Metro Weekly

Pat McCrory accuses NBA of hypocrisy on China’s human rights record

Former N.C. governor criticizes NBA for moving the 2017 All-Star Game in protest of North Carolina's "bathroom bill"

North Carolina Gov. Pat McCrory – Photo: Hal Goodtree, via Wikimedia.

Former North Carolina Gov. Pat McCrory (R) is blasting the NBA and accusing the professional basketball league as “hypocritical” for how it’s dealing with China in the wake of pro-democracy demonstrations in Hong Kong, compared to its response to North Carolina’s controversial HB 2 in 2016.

When McCrory was governor, he signed into law HB 2, a bill passed by the Republican-dominated legislature that effectively overturned any local ordinances prohibiting anti-LGBTQ discrimination and barred transgender individuals from using multi-user restrooms in government-owned facilities that match their gender identity. Republicans claimed the bill was necessary to protect safety in multi-user public facilities after the city of Charlotte passed a nondiscrimination ordinance that prohibited anti-LGBTQ discrimination in public accommodations.

The law created a significant backlash, prompting boycotts, leading to a loss of tourism dollars, and seeing major companies scuttle expansions or relocations to North Carolina as a result. In response to the law, the NBA relocated its 2017 All-Star Game from Charlotte to New Orleans, citing concerns that LGBTQ fans might be mistreated or discriminated against in North Carolina.

The league later awarded Charlotte the 2019 All-Star Game after HB 2 was repealed, even though the replacement law did not directly rescind the bathroom provisions and left local nondiscrimination ordinances in limbo until December 2020.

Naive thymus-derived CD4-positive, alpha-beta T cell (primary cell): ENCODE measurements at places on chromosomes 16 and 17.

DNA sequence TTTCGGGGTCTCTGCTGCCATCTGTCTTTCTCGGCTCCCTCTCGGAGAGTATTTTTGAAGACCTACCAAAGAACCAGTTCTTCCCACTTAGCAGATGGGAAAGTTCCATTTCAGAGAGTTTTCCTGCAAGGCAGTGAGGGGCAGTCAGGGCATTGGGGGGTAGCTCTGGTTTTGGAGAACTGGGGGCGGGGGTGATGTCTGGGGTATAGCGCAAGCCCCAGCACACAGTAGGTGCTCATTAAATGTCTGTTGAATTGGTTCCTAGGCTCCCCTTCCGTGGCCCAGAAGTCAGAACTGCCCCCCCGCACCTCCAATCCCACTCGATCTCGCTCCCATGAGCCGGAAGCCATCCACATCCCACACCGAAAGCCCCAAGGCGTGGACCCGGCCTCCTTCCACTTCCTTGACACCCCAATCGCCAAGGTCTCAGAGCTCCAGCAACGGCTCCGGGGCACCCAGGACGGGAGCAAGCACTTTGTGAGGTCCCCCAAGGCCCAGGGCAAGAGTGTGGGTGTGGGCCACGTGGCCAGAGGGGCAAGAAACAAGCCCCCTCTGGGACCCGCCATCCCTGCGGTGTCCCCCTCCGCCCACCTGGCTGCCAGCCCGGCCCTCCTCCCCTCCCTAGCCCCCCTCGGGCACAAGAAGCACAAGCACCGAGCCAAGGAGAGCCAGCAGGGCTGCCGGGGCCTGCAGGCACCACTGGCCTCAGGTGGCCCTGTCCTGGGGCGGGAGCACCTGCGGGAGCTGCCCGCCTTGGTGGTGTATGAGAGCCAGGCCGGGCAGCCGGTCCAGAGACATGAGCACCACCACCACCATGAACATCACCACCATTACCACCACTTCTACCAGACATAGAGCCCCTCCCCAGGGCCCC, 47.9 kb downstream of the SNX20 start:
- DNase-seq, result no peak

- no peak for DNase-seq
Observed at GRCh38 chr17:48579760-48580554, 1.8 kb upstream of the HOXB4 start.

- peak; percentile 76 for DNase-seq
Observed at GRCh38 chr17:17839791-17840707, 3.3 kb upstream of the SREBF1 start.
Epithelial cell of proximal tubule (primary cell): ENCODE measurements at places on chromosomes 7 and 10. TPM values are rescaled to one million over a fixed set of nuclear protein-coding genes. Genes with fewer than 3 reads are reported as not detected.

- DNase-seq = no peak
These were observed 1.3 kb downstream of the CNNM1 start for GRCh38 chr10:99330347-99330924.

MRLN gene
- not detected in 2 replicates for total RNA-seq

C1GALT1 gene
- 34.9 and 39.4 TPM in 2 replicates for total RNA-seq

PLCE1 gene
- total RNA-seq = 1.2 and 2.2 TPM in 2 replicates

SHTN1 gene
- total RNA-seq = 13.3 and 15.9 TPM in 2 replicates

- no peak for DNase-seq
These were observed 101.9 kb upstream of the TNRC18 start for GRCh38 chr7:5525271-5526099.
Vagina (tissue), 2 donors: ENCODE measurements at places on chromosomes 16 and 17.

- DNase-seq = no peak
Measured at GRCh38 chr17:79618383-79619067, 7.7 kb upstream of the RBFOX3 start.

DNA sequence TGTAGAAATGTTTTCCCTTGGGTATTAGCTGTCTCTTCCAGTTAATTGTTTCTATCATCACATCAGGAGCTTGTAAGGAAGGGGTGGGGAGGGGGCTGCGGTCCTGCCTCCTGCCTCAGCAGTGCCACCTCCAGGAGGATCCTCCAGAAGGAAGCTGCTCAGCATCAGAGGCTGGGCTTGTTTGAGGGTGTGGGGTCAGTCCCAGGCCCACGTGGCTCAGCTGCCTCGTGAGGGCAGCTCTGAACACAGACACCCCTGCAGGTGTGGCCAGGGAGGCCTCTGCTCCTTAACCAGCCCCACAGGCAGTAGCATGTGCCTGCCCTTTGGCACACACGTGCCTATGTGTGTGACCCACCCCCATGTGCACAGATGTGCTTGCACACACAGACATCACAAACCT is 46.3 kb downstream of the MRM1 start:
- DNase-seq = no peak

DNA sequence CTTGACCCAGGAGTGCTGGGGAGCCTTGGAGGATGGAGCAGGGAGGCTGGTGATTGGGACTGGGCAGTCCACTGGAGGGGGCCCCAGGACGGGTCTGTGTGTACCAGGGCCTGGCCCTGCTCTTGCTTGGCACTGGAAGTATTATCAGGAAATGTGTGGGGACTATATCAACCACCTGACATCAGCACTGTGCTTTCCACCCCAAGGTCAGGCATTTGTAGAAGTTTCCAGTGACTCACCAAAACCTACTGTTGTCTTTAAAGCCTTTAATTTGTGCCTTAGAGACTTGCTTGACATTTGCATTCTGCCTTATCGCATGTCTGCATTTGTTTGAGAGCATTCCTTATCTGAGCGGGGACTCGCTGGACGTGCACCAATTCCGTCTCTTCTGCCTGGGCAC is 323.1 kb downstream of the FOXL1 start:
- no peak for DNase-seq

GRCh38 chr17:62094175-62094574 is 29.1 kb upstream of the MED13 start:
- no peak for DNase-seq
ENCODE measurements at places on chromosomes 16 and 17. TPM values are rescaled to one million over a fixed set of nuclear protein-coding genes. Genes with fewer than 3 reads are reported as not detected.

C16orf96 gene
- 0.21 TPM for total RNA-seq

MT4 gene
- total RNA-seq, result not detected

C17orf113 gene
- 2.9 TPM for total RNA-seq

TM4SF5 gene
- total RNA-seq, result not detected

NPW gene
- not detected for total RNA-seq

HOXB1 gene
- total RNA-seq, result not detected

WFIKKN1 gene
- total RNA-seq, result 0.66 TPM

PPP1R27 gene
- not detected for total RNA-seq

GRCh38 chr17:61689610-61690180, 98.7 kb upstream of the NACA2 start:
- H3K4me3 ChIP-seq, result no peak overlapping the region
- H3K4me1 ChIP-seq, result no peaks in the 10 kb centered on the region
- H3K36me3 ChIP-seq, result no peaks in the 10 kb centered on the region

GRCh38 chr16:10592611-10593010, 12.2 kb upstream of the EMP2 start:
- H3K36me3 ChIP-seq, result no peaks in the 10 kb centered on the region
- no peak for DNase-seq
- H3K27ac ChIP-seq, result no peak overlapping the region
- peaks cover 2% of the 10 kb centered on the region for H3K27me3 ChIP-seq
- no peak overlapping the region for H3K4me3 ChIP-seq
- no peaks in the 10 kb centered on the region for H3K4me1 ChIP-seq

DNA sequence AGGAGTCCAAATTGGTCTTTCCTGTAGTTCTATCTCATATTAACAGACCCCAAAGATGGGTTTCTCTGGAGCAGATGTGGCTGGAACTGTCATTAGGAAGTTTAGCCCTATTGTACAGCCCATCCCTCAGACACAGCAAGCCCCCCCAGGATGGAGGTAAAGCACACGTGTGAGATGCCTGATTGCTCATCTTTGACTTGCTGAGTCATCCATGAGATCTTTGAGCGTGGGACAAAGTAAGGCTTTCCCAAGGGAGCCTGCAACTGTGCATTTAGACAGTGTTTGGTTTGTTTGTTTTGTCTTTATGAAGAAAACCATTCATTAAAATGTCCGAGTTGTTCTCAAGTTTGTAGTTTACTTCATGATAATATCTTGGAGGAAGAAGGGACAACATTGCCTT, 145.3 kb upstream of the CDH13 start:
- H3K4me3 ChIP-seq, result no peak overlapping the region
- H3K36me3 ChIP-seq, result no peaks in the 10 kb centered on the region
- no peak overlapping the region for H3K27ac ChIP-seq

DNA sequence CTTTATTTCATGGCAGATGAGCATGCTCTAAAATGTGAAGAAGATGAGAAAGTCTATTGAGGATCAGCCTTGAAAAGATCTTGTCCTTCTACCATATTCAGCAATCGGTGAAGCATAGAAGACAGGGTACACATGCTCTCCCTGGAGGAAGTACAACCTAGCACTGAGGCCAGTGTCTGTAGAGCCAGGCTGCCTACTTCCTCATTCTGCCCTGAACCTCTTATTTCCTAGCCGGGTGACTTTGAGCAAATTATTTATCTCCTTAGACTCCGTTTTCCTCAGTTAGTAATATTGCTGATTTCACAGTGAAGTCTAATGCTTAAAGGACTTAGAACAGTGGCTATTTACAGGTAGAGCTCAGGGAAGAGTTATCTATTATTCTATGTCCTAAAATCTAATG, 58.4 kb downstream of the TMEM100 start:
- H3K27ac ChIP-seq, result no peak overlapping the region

Last week, the league found itself mired in another controversy after Houston Rockets general manager Daryl Morey tweeted a message expressing support for the recent pro-democracy protests in Hong Kong. In response to Morey’s tweet, the Communist Chinese government took offense, pulling sponsorship money from the Houston Rockets (the most popular team in the country due to former player and native Chinese son Yao Ming), banning media coverage of Morey, and severing ties between the Chinese Basketball Association and the Rockets.

In response to China’s actions, the NBA initially released a statement calling Morey’s “regrettable” and noting that it offended “many of our friends and fans in China.” Morey apologized, as did Rockets star James Harden, according to Yahoo! Sports. But those actions drew fire from critics who saw the NBA as capitulating to a regime that routinely commits human rights violation and suppresses its own citizens’ freedom of speech and freedom of expression.

NBA Commissioner Adam Silver was then forced to issue his own statements expressing the league’s “long-held values” of support for freedom of expression, particularly by fellow Americans. He also said that he understood that the league might have to accept the consequences that could result if China and Chinese businesses pull their financial support of the league, while also attempting to keep the league’s relationship with the country — which, in turn, has opened up access to potential new fans and consumers — intact.

McCrory, who lost his re-election bid, in part, due to the backlash against the HB 2 law, is still bitter about the whole affair. But he’s even more incensed the league never attempted to find middle ground with North Carolina lawmakers in the way that it has with Chinese politicians. 

“I see hypocrisy,” McCrory told The Charlotte Observer, referring to the NBA’s relocation of the All-Star Game. “They wanted to involve themselves with North Carolina commerce and an election, while not setting the same standard for China. I called them out then, and it’s still true now.”

McCrory believes the NBA’s reaction to HB 2 wasn’t based on principle, but was about protecting business relationships with pro-LGBTQ companies who were sponsoring the league.

“They were losing some sponsorships [if All-Star Weekend was held in North Carolina; they told me that flat-out on the phone,” McCrory said. He noted that, at the time of the boycott, he took Silver to task for failing to sanction China for its authoritarian rule.

“I told the commissioner they’ve got a lot of business in China,” McCrory said. “But they’ve got a lot of sponsors there, and that would cost them hundreds of millions.”

The NBA has not responded to McCrory’s remarks.

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